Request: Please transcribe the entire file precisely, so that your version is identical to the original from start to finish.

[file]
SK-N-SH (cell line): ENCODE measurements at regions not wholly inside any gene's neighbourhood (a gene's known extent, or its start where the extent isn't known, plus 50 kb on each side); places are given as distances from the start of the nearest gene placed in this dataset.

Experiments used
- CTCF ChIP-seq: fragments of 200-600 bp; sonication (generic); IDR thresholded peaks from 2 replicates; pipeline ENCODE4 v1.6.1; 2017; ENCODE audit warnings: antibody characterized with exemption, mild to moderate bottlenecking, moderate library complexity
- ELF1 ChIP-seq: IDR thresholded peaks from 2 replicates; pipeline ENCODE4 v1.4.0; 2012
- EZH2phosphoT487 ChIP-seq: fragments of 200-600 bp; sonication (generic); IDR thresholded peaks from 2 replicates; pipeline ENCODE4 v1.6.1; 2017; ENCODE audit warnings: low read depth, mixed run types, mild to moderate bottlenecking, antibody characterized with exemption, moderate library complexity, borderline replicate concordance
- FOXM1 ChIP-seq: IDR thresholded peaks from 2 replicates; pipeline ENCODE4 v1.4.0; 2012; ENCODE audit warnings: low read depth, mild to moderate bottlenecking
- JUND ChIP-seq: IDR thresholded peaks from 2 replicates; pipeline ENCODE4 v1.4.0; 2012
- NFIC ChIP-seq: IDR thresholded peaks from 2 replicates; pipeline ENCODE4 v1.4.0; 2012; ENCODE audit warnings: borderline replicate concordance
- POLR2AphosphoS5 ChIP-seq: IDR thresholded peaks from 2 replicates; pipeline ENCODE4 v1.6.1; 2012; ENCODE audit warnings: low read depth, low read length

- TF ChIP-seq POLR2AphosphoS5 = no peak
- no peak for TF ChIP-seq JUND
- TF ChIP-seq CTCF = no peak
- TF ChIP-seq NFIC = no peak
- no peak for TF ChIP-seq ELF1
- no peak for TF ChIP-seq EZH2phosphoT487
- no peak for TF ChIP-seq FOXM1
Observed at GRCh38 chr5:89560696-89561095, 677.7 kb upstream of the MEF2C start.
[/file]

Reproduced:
SK-N-SH (cell line): ENCODE measurements at regions not wholly inside any gene's neighbourhood (a gene's known extent, or its start where the extent isn't known, plus 50 kb on each side); places are given as distances from the start of the nearest gene placed in this dataset.

Experiments used
- CTCF ChIP-seq: fragments of 200-600 bp; sonication (generic); IDR thresholded peaks from 2 replicates; pipeline ENCODE4 v1.6.1; 2017; ENCODE audit warnings: antibody characterized with exemption, mild to moderate bottlenecking, moderate library complexity
- ELF1 ChIP-seq: IDR thresholded peaks from 2 replicates; pipeline ENCODE4 v1.4.0; 2012
- EZH2phosphoT487 ChIP-seq: fragments of 200-600 bp; sonication (generic); IDR thresholded peaks from 2 replicates; pipeline ENCODE4 v1.6.1; 2017; ENCODE audit warnings: low read depth, mixed run types, mild to moderate bottlenecking, antibody characterized with exemption, moderate library complexity, borderline replicate concordance
- FOXM1 ChIP-seq: IDR thresholded peaks from 2 replicates; pipeline ENCODE4 v1.4.0; 2012; ENCODE audit warnings: low read depth, mild to moderate bottlenecking
- JUND ChIP-seq: IDR thresholded peaks from 2 replicates; pipeline ENCODE4 v1.4.0; 2012
- NFIC ChIP-seq: IDR thresholded peaks from 2 replicates; pipeline ENCODE4 v1.4.0; 2012; ENCODE audit warnings: borderline replicate concordance
- POLR2AphosphoS5 ChIP-seq: IDR thresholded peaks from 2 replicates; pipeline ENCODE4 v1.6.1; 2012; ENCODE audit warnings: low read depth, low read length

- TF ChIP-seq POLR2AphosphoS5 = no peak
- no peak for TF ChIP-seq JUND
- TF ChIP-seq CTCF = no peak
- TF ChIP-seq NFIC = no peak
- no peak for TF ChIP-seq ELF1
- no peak for TF ChIP-seq EZH2phosphoT487
- no peak for TF ChIP-seq FOXM1
Observed at GRCh38 chr5:89560696-89561095, 677.7 kb upstream of the MEF2C start.